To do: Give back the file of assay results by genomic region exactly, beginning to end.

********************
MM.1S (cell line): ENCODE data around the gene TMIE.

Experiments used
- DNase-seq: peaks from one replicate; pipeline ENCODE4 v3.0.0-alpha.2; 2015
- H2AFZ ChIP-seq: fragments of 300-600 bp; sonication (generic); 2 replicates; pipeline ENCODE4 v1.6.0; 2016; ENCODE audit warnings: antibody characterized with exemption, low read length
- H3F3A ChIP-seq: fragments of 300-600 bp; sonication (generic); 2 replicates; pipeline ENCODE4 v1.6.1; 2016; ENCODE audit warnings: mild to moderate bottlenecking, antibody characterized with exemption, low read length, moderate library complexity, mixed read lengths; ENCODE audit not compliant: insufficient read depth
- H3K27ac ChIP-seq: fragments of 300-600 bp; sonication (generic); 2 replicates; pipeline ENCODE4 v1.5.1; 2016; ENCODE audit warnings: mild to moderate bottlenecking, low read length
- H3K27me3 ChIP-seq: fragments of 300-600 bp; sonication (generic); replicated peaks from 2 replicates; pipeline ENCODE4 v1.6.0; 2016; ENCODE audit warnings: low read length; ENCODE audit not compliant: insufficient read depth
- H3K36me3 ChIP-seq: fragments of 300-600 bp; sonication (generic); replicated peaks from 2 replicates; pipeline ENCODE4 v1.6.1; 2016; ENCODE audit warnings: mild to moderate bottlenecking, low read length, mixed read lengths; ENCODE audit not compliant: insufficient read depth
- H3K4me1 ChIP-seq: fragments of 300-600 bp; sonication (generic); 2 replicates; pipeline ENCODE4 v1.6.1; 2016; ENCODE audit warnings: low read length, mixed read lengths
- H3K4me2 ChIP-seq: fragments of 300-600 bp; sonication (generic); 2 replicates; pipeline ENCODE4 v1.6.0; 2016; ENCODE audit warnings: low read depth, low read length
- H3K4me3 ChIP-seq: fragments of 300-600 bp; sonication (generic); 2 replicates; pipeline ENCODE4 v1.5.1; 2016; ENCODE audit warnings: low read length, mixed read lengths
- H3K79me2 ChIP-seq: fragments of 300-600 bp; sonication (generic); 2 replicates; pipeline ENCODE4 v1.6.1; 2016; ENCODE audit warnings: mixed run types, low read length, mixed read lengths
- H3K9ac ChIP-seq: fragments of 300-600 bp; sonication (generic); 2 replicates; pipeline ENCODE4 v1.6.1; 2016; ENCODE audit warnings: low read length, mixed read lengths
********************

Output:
MM.1S (cell line): ENCODE data around the gene TMIE.

Experiments used
- DNase-seq: peaks from one replicate; pipeline ENCODE4 v3.0.0-alpha.2; 2015
- H2AFZ ChIP-seq: fragments of 300-600 bp; sonication (generic); 2 replicates; pipeline ENCODE4 v1.6.0; 2016; ENCODE audit warnings: antibody characterized with exemption, low read length
- H3F3A ChIP-seq: fragments of 300-600 bp; sonication (generic); 2 replicates; pipeline ENCODE4 v1.6.1; 2016; ENCODE audit warnings: mild to moderate bottlenecking, antibody characterized with exemption, low read length, moderate library complexity, mixed read lengths; ENCODE audit not compliant: insufficient read depth
- H3K27ac ChIP-seq: fragments of 300-600 bp; sonication (generic); 2 replicates; pipeline ENCODE4 v1.5.1; 2016; ENCODE audit warnings: mild to moderate bottlenecking, low read length
- H3K27me3 ChIP-seq: fragments of 300-600 bp; sonication (generic); replicated peaks from 2 replicates; pipeline ENCODE4 v1.6.0; 2016; ENCODE audit warnings: low read length; ENCODE audit not compliant: insufficient read depth
- H3K36me3 ChIP-seq: fragments of 300-600 bp; sonication (generic); replicated peaks from 2 replicates; pipeline ENCODE4 v1.6.1; 2016; ENCODE audit warnings: mild to moderate bottlenecking, low read length, mixed read lengths; ENCODE audit not compliant: insufficient read depth
- H3K4me1 ChIP-seq: fragments of 300-600 bp; sonication (generic); 2 replicates; pipeline ENCODE4 v1.6.1; 2016; ENCODE audit warnings: low read length, mixed read lengths
- H3K4me2 ChIP-seq: fragments of 300-600 bp; sonication (generic); 2 replicates; pipeline ENCODE4 v1.6.0; 2016; ENCODE audit warnings: low read depth, low read length
- H3K4me3 ChIP-seq: fragments of 300-600 bp; sonication (generic); 2 replicates; pipeline ENCODE4 v1.5.1; 2016; ENCODE audit warnings: low read length, mixed read lengths
- H3K79me2 ChIP-seq: fragments of 300-600 bp; sonication (generic); 2 replicates; pipeline ENCODE4 v1.6.1; 2016; ENCODE audit warnings: mixed run types, low read length, mixed read lengths
- H3K9ac ChIP-seq: fragments of 300-600 bp; sonication (generic); 2 replicates; pipeline ENCODE4 v1.6.1; 2016; ENCODE audit warnings: low read length, mixed read lengths